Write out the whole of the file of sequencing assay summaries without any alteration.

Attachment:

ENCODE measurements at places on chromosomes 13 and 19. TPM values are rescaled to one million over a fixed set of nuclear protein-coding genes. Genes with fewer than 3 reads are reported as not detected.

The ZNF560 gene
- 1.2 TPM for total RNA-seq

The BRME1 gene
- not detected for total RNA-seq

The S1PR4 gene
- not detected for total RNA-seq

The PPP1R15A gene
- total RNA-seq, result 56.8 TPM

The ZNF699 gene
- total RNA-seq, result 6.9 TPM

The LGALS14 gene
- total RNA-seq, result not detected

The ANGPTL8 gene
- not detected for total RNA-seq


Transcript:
ENCODE measurements at places on chromosomes 13 and 19. TPM values are rescaled to one million over a fixed set of nuclear protein-coding genes. Genes with fewer than 3 reads are reported as not detected.

The ZNF560 gene
- 1.2 TPM for total RNA-seq

The BRME1 gene
- not detected for total RNA-seq

The S1PR4 gene
- not detected for total RNA-seq

The PPP1R15A gene
- total RNA-seq, result 56.8 TPM

The ZNF699 gene
- total RNA-seq, result 6.9 TPM

The LGALS14 gene
- total RNA-seq, result not detected

The ANGPTL8 gene
- not detected for total RNA-seq